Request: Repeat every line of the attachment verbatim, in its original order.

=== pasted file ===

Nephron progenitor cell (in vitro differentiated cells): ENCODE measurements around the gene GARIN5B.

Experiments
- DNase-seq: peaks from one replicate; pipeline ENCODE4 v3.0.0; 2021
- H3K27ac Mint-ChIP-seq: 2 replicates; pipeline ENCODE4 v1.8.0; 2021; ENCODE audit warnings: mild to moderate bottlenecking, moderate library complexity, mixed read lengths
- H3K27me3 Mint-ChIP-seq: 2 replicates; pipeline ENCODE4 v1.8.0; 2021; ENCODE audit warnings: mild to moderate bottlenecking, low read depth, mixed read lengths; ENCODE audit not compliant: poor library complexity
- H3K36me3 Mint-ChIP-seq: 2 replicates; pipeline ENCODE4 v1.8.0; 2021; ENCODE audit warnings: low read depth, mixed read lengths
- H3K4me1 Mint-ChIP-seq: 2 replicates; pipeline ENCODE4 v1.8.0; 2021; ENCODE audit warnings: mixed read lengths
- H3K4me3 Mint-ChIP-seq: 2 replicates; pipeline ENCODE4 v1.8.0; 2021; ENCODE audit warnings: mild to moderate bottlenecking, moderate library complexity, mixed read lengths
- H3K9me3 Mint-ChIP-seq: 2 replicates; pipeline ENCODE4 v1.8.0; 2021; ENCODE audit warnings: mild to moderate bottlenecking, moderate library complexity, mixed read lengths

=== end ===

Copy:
Nephron progenitor cell (in vitro differentiated cells): ENCODE measurements around the gene GARIN5B.

Experiments
- DNase-seq: peaks from one replicate; pipeline ENCODE4 v3.0.0; 2021
- H3K27ac Mint-ChIP-seq: 2 replicates; pipeline ENCODE4 v1.8.0; 2021; ENCODE audit warnings: mild to moderate bottlenecking, moderate library complexity, mixed read lengths
- H3K27me3 Mint-ChIP-seq: 2 replicates; pipeline ENCODE4 v1.8.0; 2021; ENCODE audit warnings: mild to moderate bottlenecking, low read depth, mixed read lengths; ENCODE audit not compliant: poor library complexity
- H3K36me3 Mint-ChIP-seq: 2 replicates; pipeline ENCODE4 v1.8.0; 2021; ENCODE audit warnings: low read depth, mixed read lengths
- H3K4me1 Mint-ChIP-seq: 2 replicates; pipeline ENCODE4 v1.8.0; 2021; ENCODE audit warnings: mixed read lengths
- H3K4me3 Mint-ChIP-seq: 2 replicates; pipeline ENCODE4 v1.8.0; 2021; ENCODE audit warnings: mild to moderate bottlenecking, moderate library complexity, mixed read lengths
- H3K9me3 Mint-ChIP-seq: 2 replicates; pipeline ENCODE4 v1.8.0; 2021; ENCODE audit warnings: mild to moderate bottlenecking, moderate library complexity, mixed read lengths